The Top 10 Places to Lose Your Cellphone

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The last time I lost something, I lost it in a taxi, which actually makes perfect sense according to this list. Mobile security company Lookout released a list of where most people commonly lose their cellphones, and which cities also seem to be the most absentminded.

Miami checks in as the city most prone to losing its phones. Maybe they have more important things to do, like checking out hotties walking by on the beach.

(MORE: Finally: Americans Now Buy More Smartphones than Feature Phones)

Urbanistas in New York and Los Angeles round out the top three, followed by Phoenix and Sacramento. Chicago, Dallas, Houston, Philadelphia and Tampa all get honorable mentions for perhaps being a little too involved in whatever else they are doing.

As to where people actually lose their stuff? There’s no guarantee you’ll be able to retrieve your phone from some of these places, but here are 10 common spots where phones are lost and the odds of recovering them.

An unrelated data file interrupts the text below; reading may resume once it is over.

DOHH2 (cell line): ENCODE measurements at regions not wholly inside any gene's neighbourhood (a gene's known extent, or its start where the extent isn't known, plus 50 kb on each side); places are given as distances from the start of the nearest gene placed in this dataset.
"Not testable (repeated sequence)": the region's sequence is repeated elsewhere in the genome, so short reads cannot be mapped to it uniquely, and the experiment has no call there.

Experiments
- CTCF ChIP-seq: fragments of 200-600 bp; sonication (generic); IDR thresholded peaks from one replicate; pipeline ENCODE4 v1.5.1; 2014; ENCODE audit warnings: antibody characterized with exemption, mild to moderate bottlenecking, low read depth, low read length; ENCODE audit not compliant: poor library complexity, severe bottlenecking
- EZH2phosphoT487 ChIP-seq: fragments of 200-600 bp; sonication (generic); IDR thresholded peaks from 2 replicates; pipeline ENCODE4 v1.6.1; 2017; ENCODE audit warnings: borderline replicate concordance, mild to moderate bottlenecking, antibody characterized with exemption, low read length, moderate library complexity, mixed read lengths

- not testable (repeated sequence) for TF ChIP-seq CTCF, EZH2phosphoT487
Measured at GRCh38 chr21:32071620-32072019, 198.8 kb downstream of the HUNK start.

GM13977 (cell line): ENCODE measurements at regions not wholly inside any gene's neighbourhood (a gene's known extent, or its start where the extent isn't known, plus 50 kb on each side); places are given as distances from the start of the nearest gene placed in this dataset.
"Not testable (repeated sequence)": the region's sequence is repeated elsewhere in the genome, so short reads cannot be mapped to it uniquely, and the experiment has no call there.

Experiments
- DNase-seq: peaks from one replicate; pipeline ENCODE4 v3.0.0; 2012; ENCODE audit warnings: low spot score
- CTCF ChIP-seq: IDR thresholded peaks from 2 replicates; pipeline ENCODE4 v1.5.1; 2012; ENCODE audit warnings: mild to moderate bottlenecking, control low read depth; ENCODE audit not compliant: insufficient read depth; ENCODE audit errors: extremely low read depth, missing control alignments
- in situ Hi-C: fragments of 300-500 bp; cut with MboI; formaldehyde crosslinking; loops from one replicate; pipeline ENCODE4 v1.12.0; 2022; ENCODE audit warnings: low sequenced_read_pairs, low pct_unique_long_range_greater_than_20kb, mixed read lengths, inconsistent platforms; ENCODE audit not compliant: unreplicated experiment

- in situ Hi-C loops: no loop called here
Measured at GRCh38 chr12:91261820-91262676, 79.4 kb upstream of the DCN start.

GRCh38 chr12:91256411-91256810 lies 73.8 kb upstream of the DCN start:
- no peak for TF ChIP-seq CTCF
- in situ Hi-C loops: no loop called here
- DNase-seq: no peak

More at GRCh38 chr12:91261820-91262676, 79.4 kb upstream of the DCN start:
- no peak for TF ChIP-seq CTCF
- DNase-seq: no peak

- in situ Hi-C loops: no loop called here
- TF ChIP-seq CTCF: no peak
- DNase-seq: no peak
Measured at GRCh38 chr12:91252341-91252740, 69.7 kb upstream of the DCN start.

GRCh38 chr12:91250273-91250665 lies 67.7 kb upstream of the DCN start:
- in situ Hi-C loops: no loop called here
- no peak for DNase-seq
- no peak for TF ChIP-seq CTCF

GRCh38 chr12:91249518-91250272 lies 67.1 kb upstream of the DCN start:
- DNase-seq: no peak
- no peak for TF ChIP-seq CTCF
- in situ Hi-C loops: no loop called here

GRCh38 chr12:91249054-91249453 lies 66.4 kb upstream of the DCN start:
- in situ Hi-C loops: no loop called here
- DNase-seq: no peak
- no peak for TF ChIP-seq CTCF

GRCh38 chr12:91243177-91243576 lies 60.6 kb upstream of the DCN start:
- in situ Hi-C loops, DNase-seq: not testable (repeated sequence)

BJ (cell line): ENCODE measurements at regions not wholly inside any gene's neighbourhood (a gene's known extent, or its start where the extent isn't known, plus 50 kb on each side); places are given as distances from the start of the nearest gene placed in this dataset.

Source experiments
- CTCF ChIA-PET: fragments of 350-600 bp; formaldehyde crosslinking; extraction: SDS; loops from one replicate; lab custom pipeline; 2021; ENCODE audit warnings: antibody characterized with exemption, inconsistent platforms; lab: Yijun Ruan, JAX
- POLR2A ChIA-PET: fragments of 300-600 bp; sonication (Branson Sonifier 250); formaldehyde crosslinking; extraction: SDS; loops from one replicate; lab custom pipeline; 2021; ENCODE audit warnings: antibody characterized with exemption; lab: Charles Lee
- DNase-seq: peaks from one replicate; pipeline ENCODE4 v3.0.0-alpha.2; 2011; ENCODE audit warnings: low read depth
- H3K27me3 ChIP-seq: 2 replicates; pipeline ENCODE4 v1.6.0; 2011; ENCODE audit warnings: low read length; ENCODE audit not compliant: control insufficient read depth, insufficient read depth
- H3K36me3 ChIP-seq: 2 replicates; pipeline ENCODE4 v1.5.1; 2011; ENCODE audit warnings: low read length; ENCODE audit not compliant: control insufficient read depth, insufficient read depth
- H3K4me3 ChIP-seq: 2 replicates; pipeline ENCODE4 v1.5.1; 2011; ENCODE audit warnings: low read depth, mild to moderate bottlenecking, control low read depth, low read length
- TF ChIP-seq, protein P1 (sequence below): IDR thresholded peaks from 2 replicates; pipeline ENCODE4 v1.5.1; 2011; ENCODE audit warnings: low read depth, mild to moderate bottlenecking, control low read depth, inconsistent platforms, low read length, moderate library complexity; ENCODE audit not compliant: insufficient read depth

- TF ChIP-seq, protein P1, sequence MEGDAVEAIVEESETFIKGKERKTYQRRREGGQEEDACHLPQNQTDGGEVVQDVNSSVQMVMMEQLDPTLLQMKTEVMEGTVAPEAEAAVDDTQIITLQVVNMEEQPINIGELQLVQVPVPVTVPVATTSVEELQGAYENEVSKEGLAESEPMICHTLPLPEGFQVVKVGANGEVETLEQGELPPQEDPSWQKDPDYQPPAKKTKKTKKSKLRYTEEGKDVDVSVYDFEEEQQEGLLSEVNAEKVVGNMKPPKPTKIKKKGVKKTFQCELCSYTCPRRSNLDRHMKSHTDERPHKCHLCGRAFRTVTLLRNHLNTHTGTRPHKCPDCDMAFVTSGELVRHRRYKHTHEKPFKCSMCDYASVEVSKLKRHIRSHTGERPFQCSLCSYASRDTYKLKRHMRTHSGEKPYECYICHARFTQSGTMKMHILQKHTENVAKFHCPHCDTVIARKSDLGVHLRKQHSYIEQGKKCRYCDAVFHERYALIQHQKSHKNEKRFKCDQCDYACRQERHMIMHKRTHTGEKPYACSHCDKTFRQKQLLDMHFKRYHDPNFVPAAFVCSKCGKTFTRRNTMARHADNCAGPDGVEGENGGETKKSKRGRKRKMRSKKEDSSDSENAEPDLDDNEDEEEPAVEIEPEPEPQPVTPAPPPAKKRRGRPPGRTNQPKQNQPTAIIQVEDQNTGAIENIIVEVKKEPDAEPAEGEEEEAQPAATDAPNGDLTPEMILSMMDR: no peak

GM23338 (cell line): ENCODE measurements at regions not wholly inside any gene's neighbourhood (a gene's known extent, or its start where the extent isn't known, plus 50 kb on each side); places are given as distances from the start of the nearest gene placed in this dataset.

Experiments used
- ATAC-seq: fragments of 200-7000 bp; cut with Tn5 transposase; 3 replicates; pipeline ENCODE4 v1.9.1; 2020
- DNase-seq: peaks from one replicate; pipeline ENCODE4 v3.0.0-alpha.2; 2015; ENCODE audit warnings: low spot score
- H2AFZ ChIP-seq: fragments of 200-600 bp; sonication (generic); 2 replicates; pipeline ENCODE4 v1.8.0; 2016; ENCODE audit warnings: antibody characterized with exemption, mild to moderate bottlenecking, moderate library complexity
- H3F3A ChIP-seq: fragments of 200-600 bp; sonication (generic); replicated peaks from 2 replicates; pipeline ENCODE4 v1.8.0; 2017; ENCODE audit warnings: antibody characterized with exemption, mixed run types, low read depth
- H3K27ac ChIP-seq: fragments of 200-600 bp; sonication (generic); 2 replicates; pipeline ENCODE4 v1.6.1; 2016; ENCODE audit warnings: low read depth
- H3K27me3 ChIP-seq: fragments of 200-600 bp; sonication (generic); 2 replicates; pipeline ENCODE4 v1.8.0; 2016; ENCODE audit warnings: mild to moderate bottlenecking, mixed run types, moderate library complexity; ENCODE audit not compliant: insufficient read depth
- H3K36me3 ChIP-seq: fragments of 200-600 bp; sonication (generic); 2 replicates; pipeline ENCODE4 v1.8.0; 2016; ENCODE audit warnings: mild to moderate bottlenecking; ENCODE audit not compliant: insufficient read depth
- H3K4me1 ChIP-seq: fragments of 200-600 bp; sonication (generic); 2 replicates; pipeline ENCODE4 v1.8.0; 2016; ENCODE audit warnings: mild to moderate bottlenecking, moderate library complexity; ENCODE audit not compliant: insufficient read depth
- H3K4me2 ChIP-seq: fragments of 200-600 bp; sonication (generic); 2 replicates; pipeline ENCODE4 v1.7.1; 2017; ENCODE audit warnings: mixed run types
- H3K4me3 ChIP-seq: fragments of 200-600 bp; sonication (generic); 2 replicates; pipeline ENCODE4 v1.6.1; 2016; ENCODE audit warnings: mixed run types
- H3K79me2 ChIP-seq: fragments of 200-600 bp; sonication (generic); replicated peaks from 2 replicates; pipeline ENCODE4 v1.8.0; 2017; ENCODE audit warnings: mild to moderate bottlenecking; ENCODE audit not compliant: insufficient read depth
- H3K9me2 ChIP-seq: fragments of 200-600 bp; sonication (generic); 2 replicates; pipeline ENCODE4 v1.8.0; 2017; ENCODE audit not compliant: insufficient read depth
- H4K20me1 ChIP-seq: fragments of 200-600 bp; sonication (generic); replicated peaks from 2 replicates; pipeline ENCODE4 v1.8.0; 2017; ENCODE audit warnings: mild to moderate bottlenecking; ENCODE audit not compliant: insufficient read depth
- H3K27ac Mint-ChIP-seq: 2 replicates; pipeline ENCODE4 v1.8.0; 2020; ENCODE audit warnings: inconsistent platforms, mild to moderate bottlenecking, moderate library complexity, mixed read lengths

10. Purse: 95-100% chance of recovery
9. Restaurant/Bar: 80-95% chance of recovery
8. Roof of your car: 25-75% chance of recovery
7. Changing room: 0-15% chance of recovery
6. Airport security: 50-100% chance of recovery
5. School: 15-75% chance of recovery
4. Bus or subway: 0-2% chance of recovery
3. Airplane: 0-15% chance of recovery
2. Taxi: 0-50% chance of recovery
1. Swimming pool: 50-75% chance of recovery (0-5% chance it’ll work again)

Luckily, in some of these places, the chance of finding your phone is high. But if you were in a bus, subway, airplane or taxi, the odds slim down considerably.

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If you were one of the unlucky few to lose your phone in the swimming pool (check those swimming trunks right before you dive in, mister), you’ll probably find it but the chances of it becoming a glittery, shiny new paperweight are also pretty high. And that’s something that no amount of “Can you call my phone?” to your brother, sister, wife, friend, boss, or priest can help you with.

[via Fast Company]

Erica Ho is a reporter at TIME. Find her on Twitter at @ericamho and Google+. You can also continue the discussion on TIME’s Facebook page and on Twitter at @TIME.

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